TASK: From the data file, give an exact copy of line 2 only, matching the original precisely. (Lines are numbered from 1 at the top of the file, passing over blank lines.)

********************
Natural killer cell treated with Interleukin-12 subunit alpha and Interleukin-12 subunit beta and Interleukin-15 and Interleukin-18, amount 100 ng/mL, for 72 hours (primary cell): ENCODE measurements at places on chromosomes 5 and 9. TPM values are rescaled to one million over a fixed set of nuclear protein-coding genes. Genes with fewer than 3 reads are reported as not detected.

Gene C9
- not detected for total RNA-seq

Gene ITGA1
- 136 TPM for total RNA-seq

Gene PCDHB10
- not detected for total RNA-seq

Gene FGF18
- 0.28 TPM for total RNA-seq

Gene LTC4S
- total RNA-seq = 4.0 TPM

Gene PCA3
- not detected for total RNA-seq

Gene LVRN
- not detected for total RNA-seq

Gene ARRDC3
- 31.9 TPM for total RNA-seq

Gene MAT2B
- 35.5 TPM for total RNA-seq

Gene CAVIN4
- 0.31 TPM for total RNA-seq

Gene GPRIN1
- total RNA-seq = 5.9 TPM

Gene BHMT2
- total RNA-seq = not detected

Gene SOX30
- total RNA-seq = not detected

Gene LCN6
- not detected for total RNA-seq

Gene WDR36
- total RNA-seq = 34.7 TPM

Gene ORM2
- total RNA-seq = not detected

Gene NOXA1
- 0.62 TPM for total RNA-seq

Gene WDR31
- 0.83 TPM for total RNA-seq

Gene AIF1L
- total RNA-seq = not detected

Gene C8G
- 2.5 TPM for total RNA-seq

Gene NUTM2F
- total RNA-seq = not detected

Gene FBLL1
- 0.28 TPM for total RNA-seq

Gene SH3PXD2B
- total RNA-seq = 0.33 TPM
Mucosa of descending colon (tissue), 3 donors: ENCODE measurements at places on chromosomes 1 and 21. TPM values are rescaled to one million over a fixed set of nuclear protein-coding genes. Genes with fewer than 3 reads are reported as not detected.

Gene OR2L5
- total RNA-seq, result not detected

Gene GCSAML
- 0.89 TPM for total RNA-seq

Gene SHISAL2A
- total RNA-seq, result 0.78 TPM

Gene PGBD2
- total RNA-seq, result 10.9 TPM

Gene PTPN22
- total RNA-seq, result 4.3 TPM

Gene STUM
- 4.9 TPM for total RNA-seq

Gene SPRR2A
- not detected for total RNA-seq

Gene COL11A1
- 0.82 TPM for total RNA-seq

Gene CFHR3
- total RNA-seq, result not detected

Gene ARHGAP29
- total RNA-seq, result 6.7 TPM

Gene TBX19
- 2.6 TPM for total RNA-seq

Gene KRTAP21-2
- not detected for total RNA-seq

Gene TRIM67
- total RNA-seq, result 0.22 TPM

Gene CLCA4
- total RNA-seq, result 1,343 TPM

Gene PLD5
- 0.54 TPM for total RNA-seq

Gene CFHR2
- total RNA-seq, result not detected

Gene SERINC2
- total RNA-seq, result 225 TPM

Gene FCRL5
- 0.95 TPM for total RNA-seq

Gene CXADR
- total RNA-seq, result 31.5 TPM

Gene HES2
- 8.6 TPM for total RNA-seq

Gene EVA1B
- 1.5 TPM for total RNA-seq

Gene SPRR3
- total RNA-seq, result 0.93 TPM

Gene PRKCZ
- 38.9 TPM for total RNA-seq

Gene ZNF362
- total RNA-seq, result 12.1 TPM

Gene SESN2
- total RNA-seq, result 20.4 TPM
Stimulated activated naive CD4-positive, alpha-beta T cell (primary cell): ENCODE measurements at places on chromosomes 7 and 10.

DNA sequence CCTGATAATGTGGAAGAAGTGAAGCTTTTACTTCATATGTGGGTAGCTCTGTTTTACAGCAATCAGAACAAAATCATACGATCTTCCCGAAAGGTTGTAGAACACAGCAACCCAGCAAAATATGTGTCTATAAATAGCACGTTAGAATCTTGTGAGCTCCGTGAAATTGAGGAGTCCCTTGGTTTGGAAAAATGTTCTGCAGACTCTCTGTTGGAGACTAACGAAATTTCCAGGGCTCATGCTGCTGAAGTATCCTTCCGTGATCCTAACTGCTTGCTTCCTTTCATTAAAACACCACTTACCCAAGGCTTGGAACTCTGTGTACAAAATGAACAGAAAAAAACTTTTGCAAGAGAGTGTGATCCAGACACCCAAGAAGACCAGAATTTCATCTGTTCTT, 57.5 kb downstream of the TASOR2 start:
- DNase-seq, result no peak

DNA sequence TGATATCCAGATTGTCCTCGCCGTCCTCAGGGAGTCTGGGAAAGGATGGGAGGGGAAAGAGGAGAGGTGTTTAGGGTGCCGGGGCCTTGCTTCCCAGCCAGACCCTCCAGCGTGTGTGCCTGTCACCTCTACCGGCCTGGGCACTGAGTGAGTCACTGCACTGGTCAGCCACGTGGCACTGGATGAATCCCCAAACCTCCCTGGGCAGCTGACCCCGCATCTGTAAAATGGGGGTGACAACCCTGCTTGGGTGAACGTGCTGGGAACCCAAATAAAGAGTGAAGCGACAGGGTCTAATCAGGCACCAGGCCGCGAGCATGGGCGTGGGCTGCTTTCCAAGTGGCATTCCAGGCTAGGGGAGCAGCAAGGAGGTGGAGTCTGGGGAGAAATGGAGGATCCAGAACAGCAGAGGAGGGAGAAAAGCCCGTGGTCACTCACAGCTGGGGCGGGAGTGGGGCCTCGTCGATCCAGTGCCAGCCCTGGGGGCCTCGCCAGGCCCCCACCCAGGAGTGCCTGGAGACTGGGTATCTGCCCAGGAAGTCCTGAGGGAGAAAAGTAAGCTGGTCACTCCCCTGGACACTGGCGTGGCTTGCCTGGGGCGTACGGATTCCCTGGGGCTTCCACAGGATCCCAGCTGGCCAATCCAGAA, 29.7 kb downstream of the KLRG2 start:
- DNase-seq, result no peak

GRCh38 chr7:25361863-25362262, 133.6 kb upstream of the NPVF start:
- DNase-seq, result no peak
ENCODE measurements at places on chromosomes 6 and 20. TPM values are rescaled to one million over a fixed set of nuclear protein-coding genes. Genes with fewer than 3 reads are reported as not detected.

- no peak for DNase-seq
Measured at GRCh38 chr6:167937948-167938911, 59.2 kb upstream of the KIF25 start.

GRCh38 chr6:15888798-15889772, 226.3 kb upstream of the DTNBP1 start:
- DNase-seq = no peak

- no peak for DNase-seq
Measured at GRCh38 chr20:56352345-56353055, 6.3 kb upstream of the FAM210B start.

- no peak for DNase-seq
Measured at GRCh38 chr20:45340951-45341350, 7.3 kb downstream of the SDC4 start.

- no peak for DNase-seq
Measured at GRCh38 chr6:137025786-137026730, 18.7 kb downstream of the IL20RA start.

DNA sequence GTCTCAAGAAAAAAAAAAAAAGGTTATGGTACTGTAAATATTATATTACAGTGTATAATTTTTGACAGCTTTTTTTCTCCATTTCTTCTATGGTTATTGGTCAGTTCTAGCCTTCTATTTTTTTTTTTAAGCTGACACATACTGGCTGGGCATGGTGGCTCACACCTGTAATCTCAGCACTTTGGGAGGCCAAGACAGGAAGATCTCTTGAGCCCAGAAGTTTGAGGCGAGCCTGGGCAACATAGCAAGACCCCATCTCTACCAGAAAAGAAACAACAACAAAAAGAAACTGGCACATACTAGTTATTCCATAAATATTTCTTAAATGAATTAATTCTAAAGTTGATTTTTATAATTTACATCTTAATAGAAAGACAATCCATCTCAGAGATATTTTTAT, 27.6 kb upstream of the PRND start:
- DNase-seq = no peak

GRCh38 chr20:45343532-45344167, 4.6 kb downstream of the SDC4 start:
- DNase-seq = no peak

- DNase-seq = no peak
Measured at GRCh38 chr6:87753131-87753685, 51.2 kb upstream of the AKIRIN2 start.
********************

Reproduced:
Gene C9